Preparing for a new puppy or dog in your home involves much more than buying a leash, bowls, and food. You must also prepare to adjust your schedule, your attitude, and the physical environment of your house.
- Prepare your home to be a safe, healthy environment for a dog.
- Prepare yourself to be your dog’s leader.
- Prepare your schedule by making time for exercise and play.
Your dog will be a part of your life for many years to come. Get off to a good start by welcoming your new puppy or dog in the right way.
The Easy Part
The easiest part of preparing to welcome your new dog is getting the right supplies.
Bowls I recommend stainless steel for easy cleaning. In addition, they are safer and more durable than other types of bowls for pups who might chew them.
Food Puppies and dogs have different nutritional needs at different ages. You should speak to your trainer or veterinarian to determine the best food for your new puppy or dog at different stages of his life.
Crate The crate should be just large enough for your dog to stand, turn around, and lay down comfortably. The crate must be small enough that the pup or dog will not eliminate in the space. It is very important to confine your new puppy or dog when you are not able to supervise him. Your dog’s crate is a safety zone. Used properly, it will make your dog feel secure and will allow you to be sure that he is safe.
Bedding For chewing puppies, bedding can be a deadly hazard. Ingested bedding can cause painful and potentially fatal intestinal blockage. Do not give puppies bedding until they are past the chewing stage. If your new dog is an adult, do not give him bedding until you know whether he is a chewer or not.
Toys I recommend bully sticks, Nylabones, and other durable plastic toys for puppies. Soft plush toys too closely resemble other articles (such as pillows and slippers) that you do not want your new puppy or dog to chew. In addition, like bedding, plush toys have stuffing that can be ingested and cause serious, possibly fatal, health problems.
Leashes and collars The point of a collar and leash is to give you the means by which to safely and effectively control your dog’s movement and, if necessary, correct him. There are many types of collars. Literally and figuratively, one size does NOT fit all. A collar that is appropriate for one dog is not necessarily appropriate for another. Your dog’s size, temperament, and behavior will dictate which collar is most appropriate for him. Because of the importance of choosing the right collar and having the right fit, it is advisable to discuss your choice with a trainer.
Of course, the right supplies are only the beginning. You also need to prepare your home and schedule to accommodate your new puppy or dog.
Preparing Your Home to Be a Safe and Healthy Environment for Your Dog
Although I always tell people to avoid treating dogs like people, there is one way in which dogs can be compared to children. Just as adjustments are required to make a home “child safe,” your home may need some work to make it “puppy safe.” I intentionally do not use the term “puppy proof” because there’s no such thing! No matter how prepared you are, an unsupervised pup can always find trouble.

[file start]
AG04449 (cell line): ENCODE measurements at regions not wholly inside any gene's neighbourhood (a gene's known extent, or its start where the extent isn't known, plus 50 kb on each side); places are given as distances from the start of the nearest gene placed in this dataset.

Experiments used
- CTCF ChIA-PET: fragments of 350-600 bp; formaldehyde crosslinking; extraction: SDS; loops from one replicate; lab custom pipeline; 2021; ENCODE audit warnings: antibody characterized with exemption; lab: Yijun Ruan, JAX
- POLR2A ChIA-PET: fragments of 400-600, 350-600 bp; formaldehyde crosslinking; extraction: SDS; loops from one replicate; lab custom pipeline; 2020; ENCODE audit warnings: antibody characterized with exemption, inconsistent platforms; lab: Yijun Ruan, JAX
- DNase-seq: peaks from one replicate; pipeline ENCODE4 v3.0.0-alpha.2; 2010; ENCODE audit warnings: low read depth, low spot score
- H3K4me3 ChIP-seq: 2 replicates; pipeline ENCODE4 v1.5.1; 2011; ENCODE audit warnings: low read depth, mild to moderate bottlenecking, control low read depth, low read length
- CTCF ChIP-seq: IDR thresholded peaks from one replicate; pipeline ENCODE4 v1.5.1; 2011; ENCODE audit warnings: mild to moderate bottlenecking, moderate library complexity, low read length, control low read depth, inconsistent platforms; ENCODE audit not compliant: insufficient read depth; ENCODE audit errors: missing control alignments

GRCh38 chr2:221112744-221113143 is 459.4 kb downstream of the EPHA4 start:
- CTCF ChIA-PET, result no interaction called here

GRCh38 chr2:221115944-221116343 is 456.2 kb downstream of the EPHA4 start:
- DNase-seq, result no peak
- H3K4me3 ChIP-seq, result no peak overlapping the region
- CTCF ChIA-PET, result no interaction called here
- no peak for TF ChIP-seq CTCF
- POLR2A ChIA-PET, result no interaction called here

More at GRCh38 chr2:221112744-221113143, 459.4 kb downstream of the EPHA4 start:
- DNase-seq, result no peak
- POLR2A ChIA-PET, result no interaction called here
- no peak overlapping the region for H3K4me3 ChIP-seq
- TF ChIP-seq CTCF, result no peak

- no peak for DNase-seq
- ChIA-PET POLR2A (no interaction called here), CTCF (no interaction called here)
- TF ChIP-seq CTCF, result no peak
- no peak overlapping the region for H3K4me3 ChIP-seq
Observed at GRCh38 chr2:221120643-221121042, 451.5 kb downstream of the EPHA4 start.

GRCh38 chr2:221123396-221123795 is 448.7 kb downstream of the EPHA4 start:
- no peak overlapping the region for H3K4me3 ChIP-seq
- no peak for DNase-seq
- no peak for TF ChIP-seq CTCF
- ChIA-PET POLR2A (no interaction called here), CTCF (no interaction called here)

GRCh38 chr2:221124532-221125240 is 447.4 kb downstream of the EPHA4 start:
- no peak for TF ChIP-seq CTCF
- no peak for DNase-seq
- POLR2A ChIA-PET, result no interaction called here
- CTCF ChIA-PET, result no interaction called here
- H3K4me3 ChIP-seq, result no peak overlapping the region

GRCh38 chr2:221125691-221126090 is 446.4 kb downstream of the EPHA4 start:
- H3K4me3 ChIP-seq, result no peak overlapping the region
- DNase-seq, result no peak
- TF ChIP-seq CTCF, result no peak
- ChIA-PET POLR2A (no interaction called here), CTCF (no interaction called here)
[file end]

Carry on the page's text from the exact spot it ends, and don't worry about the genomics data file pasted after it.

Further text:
Crates vs. Gates The greatest safety measure you can take is to contain your pup when you cannot supervise him. I’m not quite sure why everyone is in a big hurry to let their puppy out of the crate to wander around the house or roam a certain room. Putting your dog in a crate is not a punishment. If properly introduced and used, the crate is a haven for your dog, especially when he is first getting to know the new environment of your home. Gating a puppy in a single room, such as the kitchen, is not the same as containing him in a crate. Leaving your pup gated in a room may protect some of your possessions, but it does not adequately protect your pup.
Puppies are immature until they are at least 18 months old. Unconfined, they will get into trouble in their efforts to self-entertain. They may do damage to your home or hurt themselves. You should not leave your dog uncontained and unsupervised until he is well over one year old; some dogs need confinement even longer. If you are welcoming a new adult dog, you should use the same approach as you would with a puppy until you know the dog and his habits well.
Toxic Substances Left to make their own choices, puppies and dogs will eat bugs, dead things, poop, and garbage. Clearly, they eat first and think later. Unfortunately, there are many things that can make your dog sick, even fatally so. Your common sense tells you that you should protect your dog from cleaning supplies, chemical agents, and other non-food items. However, there are a surprising number of actual food items, including grapes, raisins, chocolate, raw bread dough, onions, and garlic that can cause sickness or even death in dogs. For some foods, symptoms are almost immediately apparent. Other foods cause gradual damage, and symptoms may not be apparent for several days, by which time the situation will be urgent. Educate yourself about foods and substances that are toxic to dogs and keep the phone number for emergency veterinary care handy.
Escape Routes There are countless ways your dog can escape from the relative safety of your home or yard. He can slip through your legs as you open the door. He can break a window when you are not home. He can dig under or jump over fencing. He can knock gate latches loose.